First of all, hail Marianne Jean-Baptiste. She’s a legend and in the true sense of the word. She’s one of the pioneers of Black British people ever being seen in the world. And I love her and she did me a good [favor] by being in the movie man, so I appreciate it forever. With her character and Stephen Dillane’s character, it was beautiful. It was my desire to speak to love happening at three different stages of the human existence. So you have the young love [and] infatuation, right, which is kind of just like the butterflies, cloud nine, very dramatic. And then you have the stage of love where…you’re having to grow up as a man or woman, and face responsibility, but also starting a future together, which is myself and Aja Naomi King. And then you have the love [from] what happens when it hasn’t worked out, you know, when divorces ensued, or when you’re a single woman, a single black woman specifically… and, how that materializes, and what you do with that love in your heart, and that desire to still be in a relationship, still have a partnership. What you do when you fall in love with someone from another culture, or another race and how it brings complications? There’s a beautiful scene with Marianne and Stephen Dillane, and she’s saying to him, “You know, I raised my kids in a difficult time, and during the ’80s, in London, and you know…it was a very, very hard time in the ’80s and ’90s, in London with, you know, the National Front, we have the Teddy Boys, people getting killed, kicked…it was a really volatile time in the UK, where they just didn’t want us there. And we’re an ethnic minority group. [W]e’re like…a small group. And so, you know, there’s 60 something million people in the country and we make up two to three million people.

And so, that moment in the movie speaks to all of that, too. She’s like, under this pressure cooker, and she’s hiding her relationship. But then there’s Stephen Dillane, and he was just saying…“I love you,” And it’s as simple as that. Life does get down to those simple things and I just wanted to speak to that. I wanted to uplift Black women that I know that been through that…where they’ve chosen a partner from another culture and it’s been challenging for them. And so I wanted to just kind of say to them in this film, I see you and we love you.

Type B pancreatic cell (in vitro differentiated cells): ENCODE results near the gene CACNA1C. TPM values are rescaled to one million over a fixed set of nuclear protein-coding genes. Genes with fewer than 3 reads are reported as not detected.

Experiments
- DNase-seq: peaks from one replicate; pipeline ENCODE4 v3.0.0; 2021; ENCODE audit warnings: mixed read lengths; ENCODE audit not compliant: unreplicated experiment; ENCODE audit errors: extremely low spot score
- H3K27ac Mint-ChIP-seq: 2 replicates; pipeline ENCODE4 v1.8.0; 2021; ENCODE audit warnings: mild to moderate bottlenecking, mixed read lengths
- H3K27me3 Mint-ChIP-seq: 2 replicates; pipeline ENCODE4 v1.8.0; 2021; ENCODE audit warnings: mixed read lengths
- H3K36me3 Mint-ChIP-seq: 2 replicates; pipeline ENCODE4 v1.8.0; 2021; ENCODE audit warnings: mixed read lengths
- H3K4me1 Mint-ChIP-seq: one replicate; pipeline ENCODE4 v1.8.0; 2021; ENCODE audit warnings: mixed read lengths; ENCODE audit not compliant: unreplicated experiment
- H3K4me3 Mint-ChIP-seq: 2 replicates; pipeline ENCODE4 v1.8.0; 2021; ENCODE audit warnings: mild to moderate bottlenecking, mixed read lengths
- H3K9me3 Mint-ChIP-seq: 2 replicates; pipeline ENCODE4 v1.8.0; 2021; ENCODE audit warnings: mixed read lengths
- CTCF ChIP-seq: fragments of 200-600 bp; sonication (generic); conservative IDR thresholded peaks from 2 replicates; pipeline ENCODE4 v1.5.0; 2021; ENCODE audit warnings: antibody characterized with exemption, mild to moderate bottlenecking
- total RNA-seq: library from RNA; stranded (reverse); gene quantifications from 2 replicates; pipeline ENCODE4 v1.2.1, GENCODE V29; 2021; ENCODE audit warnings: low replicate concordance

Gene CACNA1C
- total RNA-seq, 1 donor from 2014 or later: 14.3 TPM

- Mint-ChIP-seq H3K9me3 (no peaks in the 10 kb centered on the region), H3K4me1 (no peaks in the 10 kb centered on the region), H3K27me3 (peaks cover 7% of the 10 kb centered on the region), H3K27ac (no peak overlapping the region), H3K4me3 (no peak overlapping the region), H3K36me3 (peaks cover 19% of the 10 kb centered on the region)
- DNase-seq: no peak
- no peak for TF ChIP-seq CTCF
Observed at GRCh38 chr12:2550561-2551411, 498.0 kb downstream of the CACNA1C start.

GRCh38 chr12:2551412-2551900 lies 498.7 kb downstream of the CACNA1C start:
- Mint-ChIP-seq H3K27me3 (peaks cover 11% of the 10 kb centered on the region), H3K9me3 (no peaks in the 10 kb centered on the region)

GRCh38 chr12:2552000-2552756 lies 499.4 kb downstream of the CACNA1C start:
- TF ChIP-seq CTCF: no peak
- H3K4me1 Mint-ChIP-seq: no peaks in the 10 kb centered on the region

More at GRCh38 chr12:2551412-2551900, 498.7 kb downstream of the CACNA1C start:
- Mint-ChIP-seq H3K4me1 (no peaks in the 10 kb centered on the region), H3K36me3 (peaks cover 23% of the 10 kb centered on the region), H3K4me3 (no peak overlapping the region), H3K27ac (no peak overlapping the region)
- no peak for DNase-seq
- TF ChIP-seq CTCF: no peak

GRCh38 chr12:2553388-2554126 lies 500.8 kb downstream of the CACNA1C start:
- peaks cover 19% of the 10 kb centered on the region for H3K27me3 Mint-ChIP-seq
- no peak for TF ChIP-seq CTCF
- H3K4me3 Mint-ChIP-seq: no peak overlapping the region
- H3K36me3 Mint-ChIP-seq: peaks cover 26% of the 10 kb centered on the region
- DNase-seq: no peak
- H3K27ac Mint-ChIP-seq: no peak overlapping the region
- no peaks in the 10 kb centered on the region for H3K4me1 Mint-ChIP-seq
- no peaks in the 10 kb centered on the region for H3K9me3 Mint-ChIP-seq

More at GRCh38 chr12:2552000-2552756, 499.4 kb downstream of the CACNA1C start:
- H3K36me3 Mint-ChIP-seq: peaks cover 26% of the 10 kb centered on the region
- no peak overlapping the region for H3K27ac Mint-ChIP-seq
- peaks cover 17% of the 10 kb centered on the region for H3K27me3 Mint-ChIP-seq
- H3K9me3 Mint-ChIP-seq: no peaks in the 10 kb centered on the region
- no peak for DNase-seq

About the holiday Boxing Day, can you explain how important is it to your family? And why it means so much?

When I moved out of the UK, I would come home every Christmas. My family is full of all the different religions so no one really gets together on Christmas Day. But Boxing Day man…we just have wild Boxing Day parties at my mom’s house. It’s just like, all the family comes there, the house is flooded…like 60 people. And then it’s grown to like 70 people, and we listen to all the classic tunes and the new tunes and the young ones and it’s just a vibe, man. It’s just such a vibe. And to me, it’s just a representation of that time where family comes together, and just goes “Yo, I missed you, man. How’s your year been, man? How’s life? What’s the future looking like?”

I love Christmas time because it’s the one period of time in the year where the government kind of gives the world off and goes “Yo, go to your families, and focus on that.” I love that man. I’m a family man so that’s what brought about [Boxing Day]… it was like me dancing at one of my family’s parties and the vibe was just kicking off and I was like “This should be a movie!” And then when I started to develop it I was like…”As an actor, I’ve always played characters kind of distant from myself. Let me do something about my family, about my friends, about my culture. And let me be as raw and personal as I can be.”

So, Boxing Day…if you wanted to get to know a bit of my story, it’s kind of convoluted and fables and the timing is off and all the rest of it and names have changed– but then as a personal story. I’ve been through quite a few of the things in the movie. I’m just not married yet.

The movie gets at what you said, the joy of the holidays, seeing family, and all of that. But also the anxiety, the build-up. And then, you finally get there, and you see your family, then everything just kind of washes away, and you’re just in a moment. So just directing that, and being able to show that to your family, what does that mean to you?

Well, we’ve had the premiere and it was amazing…it was special man. And it’s forever in my life–no matter what I do, I’ve given that gift to my family for generations. And that’s amazing. It’s like [can say], “Yo, that is the story of your great uncle Aml Ameen.”

That’s a very special feeling. Just one last thing. You talked about Rustin earlier. Can you talk a little bit about that? And your role is Martin Luther King, Jr.?

Yeah, I mean, I’ve learned so much about Martin. I knew quite a bit about him. But I’ve learned so much about the true weight of his impact. I learned that he was a genius. I learned that he was active in his genius. So there’s a saying when he says, “To judge not by the color of skin but with the content of someone’s character.” I’ve always heard that and I was like that makes sense to me, but it’s more active than that. What he means is to delay judgment in life, period. So us as human beings walk around, and it’s natural to judge. In fact, judgment some often is linked to survival. But to delay that judgment of any person and wait until you know the spirit and character of the person is such a profound experience. And in practicing that experience, I felt very euphoric [and] amazing. George C. Wolfe is brilliant. He’s up there with my favorite directors I’ve ever worked with. Coleman Domingo is a fantastic leader. His performance is sensitive, raw, honest, and I’m just doing my thing to keep up man and just be a cog in the wheel of this beautiful story of Rustin.

December 27, 2022 11 Minutes 9 Views